Disease caused by vitamin B12 defficiency was first described by Addison in 1855, and became known as Addison's anaemia or Biermer's anaemia. The symtoms included palor, shortness of breath, jaundice, weight loss and muscle spasms. The cause of the disease was unknown, and it was generally fatal.
The first treatments for pernicious anaemia were devised by George Whipple, who studied anaemia in dogs. He was studying the effects of blood loss on dogs. He set out to investigate the effects of diet on anaemia, and bled dogs until they became anaemic, feeding them special diets and noting the effects on their recovery. He found that dogs which ate large amounts of liver recovered quickly from anaemia due to blood loss. He went on to investigate the effects of liver consumption on pernicious anaemia, and in 1920 he published a paper on how eating liver had beneficial effects on sufferers of pernicious anaemia.
George Minot and William Murphy investigated which factor in the liver was responsible for the treatment of anaemia in dogs, and found that it was iron. They also discovered that a soluble factor in the liver juices was responsible for the effects on pernicious anaemia. The fact that consuming liver treated both conditions turned out to be a coincidence. These findings were published in 1926 , and they shared the Nobel Prize for medicine with Whipple in 1934 for the treatment for pernicious anaemia.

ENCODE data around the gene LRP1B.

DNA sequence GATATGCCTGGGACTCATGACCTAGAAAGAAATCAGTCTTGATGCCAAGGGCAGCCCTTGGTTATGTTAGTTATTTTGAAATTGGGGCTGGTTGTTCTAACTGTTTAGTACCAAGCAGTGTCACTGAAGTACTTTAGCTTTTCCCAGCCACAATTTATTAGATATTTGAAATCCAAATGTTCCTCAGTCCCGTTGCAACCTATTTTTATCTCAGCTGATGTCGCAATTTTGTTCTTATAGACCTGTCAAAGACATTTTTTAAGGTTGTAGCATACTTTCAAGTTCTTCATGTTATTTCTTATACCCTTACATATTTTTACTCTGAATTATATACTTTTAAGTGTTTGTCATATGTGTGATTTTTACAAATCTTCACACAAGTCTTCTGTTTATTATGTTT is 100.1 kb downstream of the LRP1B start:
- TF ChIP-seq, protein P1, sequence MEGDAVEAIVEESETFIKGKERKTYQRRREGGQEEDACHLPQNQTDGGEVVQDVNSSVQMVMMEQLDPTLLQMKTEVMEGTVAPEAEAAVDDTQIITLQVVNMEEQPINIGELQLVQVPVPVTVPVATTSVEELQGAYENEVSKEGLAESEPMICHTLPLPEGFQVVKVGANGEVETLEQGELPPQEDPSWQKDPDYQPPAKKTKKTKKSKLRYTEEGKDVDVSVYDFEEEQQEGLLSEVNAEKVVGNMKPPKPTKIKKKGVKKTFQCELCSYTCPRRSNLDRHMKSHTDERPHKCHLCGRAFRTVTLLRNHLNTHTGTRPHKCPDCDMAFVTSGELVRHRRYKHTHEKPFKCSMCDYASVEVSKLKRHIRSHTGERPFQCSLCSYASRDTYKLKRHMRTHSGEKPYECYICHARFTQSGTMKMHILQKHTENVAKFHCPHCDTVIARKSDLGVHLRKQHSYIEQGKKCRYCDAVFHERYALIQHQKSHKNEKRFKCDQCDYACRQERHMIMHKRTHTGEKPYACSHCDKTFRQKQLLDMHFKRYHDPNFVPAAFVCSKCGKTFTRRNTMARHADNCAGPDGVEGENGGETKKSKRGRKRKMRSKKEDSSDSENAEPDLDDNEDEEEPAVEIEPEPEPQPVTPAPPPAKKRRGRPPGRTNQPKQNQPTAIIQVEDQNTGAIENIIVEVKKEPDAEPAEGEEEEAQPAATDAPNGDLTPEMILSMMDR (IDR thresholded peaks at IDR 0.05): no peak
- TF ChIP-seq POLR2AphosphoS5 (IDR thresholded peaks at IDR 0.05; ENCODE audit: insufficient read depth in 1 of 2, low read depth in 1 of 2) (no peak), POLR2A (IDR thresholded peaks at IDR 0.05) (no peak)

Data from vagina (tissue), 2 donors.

In 1928 a liver extract which was 50-100 times more potent than liver itself was developed by a chemist, Edwin Cohn. The extract could be injected, which was a great improvement on the previous treatment of eating large quantities of liver.
In 1948 chemists Karl Folkers and Alexander Todd isolated the active component from liver extract, which they named vitamin B12. The structure of vitamin B12 was determined by Dorothy Hodgkin in 1956 , enabling new methods of production to be developed in the late 1950's.
Since then, bacteria can now be used to produce vitamin B12 in large quantities, and pernicious anaemia has been easily diagnosed. It is no longer the fatal disease that it once was, and can be easily treated by injections of vitamin B12.
- 1. G. H. Whipple, F. S. Robscheit and C. W. Hooper (1920) Blood regeneration following simple anemia. IV. Influence of meat, liver and various extractives, alone or combined with standard diets.
American Journal of Physiology, 53: 236-262
- 2. Minot G. R. and Murphy, W. P. (1926) Treatment of pernicious anemia by a special diet, JAMA 87:470-6
- 3. Hodgkin, D. C., Kamper, J., Mackay, M. and Pickworth, J. (1956) Nature, 178, 64